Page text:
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9 High Fiber Foods to Keep You Healthy

Need a little help getting your digestion, um, going? Fiber is your best friend. Unlike most carbs, fiber’s not a source of calories and it doesn’t get digested — it’s there to add bulk to your food (including as your meal digests) to help keep things regular.

Eating fiber has other benefits, too. Fiber bulks up your meal, making it more filling. Certain types of fiber also help remove cholesterol from your system, improving your blood cholesterol to promote heart health. And some types of fiber “feed” the helpful microbes in your gut for digestive health. Getting your daily fiber doesn’t mean eating rabbit food all day. Try one of these eight fiber-packed foods to get things moving!

Black Beans

All beans, lentils and peas supply fiber, but black beans are one of the best sources — each cup as a whopping 15 grams of fiber, which is about 60 percent of what you need in a day. You’ll also get plant-based protein and vitamins like folate, that promote healthy circulation.

Use black beans to make this fiber-packed pumpkin and black bean chili, or add a handful to your favorite salad.


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When it comes to fiber content, raspberries are berry, berry good. (Sorry, we had to!) Each cup supplies about 8 grams of the good stuff, or 32 percent of your daily fiber needs. They’re also a fantastic source of vitamin C, an antioxidant that’s great for soft, smooth skin.

Use raspberries in place of blueberries in this smoothie for an antioxidant boost, or eat fresh berries on their own, sprinkled with vanilla sugar.


It’s tough to beat almonds for a high-fiber snack you can eat on the go. Each ounce of almonds has about 4 grams of fiber, or 14% of the fiber you need each day, along with protein, magnesium and vitamin E.

Include almonds in healthy homemade granola (this recipe has other fiber-packed ingredients, like coconut and cranberries) or use them to make homemade almond butter.

Whole-Wheat Pasta

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Good news: cozying up with a comforting bowl of whole-wheat pasta is seriously good for your digestion. A cup of whole-grain spaghetti, for example, has 6 grams of fiber, supplying one-quarter of the fiber you need for the day. It’s also loaded with B-complex vitamins for metabolism and energy.

Chances are you already have a few favorite pasta recipes, but we recommend using whole-wheat penne in this spinach skillet pasta, or use whole-wheat macaroni to add fiber to this slow cooker mac and cheese.


It’s no secret that beets help keep you regular, and part of that is because of their fiber content. Each cup of sliced beets ups your fiber intake by 4 grams, and provides 14 percent of your fiber needs for the day. Beets also pack in tons of antioxidants, which help protect your cells from damage.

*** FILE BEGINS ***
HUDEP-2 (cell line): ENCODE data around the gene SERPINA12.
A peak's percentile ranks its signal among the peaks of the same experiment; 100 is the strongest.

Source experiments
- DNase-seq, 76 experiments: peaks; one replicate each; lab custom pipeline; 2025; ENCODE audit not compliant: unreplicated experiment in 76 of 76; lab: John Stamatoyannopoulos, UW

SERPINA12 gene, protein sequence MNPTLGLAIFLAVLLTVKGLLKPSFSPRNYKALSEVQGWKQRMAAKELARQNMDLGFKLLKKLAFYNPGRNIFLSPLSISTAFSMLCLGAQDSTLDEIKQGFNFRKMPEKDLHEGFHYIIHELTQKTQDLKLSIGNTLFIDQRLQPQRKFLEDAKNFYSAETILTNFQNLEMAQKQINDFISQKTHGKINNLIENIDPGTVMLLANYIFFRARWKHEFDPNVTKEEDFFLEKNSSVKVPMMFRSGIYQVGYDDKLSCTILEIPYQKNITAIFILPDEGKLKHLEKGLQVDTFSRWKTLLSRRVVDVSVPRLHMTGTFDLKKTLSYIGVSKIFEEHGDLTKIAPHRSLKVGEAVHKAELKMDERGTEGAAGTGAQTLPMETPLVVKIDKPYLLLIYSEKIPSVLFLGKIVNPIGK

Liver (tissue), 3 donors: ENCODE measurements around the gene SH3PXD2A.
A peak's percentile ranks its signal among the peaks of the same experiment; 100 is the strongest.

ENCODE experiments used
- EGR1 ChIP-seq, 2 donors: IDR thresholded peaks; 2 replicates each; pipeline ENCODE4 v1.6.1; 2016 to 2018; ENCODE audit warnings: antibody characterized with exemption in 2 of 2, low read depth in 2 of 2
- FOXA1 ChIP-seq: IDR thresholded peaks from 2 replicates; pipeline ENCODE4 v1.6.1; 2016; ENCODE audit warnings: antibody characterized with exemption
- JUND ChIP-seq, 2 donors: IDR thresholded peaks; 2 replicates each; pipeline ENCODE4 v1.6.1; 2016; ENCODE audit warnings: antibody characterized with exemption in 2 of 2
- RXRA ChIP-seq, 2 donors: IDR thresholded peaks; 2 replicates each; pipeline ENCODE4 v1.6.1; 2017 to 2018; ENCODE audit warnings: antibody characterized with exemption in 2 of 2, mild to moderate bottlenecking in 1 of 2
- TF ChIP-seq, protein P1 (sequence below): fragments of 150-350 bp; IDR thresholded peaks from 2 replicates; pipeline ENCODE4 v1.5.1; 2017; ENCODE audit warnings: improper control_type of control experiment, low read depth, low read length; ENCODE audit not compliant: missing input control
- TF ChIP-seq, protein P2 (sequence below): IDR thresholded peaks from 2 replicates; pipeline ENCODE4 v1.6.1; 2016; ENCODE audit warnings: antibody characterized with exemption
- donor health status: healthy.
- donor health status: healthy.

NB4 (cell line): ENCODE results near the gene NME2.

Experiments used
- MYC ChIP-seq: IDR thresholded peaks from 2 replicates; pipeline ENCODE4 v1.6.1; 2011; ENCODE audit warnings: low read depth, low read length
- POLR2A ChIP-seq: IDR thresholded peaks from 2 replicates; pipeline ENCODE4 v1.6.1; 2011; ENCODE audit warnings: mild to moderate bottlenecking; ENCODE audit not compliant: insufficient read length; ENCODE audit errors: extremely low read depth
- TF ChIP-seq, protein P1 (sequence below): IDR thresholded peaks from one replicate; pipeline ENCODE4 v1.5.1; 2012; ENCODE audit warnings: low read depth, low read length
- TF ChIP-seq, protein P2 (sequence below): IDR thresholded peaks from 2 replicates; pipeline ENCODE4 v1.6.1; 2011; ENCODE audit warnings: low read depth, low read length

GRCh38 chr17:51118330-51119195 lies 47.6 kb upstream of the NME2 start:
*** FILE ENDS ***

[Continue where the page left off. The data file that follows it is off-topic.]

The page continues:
This antioxidant smoothie gets its gorgeous color from beets. Whip up a batch of roasted beets and add the slices to your favorite salad or grain bowl, or eat them on their own (with a sprinkle of goat cheese) as a snack!

Flax Seeds

While they’re usually thought of as a source of omega-3s, flax seeds are also among the best sources of fiber, packing in 3 grams per tablespoon. The coating that covers each seed is so full of fiber you actually can’t digest it, which means that whole flax seeds pass through you without being digested (which means they also aren’t broken down into calories!).

Add ‘em to these homemade granola bars, or add a spoonful of whole flaxseeds to any hot or cold cereal to start your day with a fiber shot.

Sweet Potatoes

Comfort food that’s also great for digestion? Yup, sweet potatoes pretty much have it all! Each sweet potato supplies 4 grams of fiber (that’s about 16 percent of what you need for the day), plus enough vitamin A to meet your entire daily intake recommendation.

Whip up a double batch of yummy grilled sweet potato fries — they’re great served with a homemade sweet potato veggie burgers. Chill the leftovers overnight, and chop the fries into bite-size pieces to add to a salad tomorrow.


Bran cereal, homemade bran muffins, bran pancakes — bran is a must-have in your pantry if you’re trying to eat more fiber. Just two tablespoons of bran contains about 12 grams of fiber, meeting half of your fiber needs for the day.

Add a spoonful of bran to your favorite smoothie, add it to your Greek yogurt or your hot or cold cereal. And bake a batch of delicious homemade bran muffins — they’re also flavored with berries, nuts or dried fruit for more fiber!


Add fiber to your diet slowly, including one to two servings of fiber-rich foods to your diet and increasing it gradually. Upping your fiber intake too much, too fast can cause digestive upset and constipation (not nice!)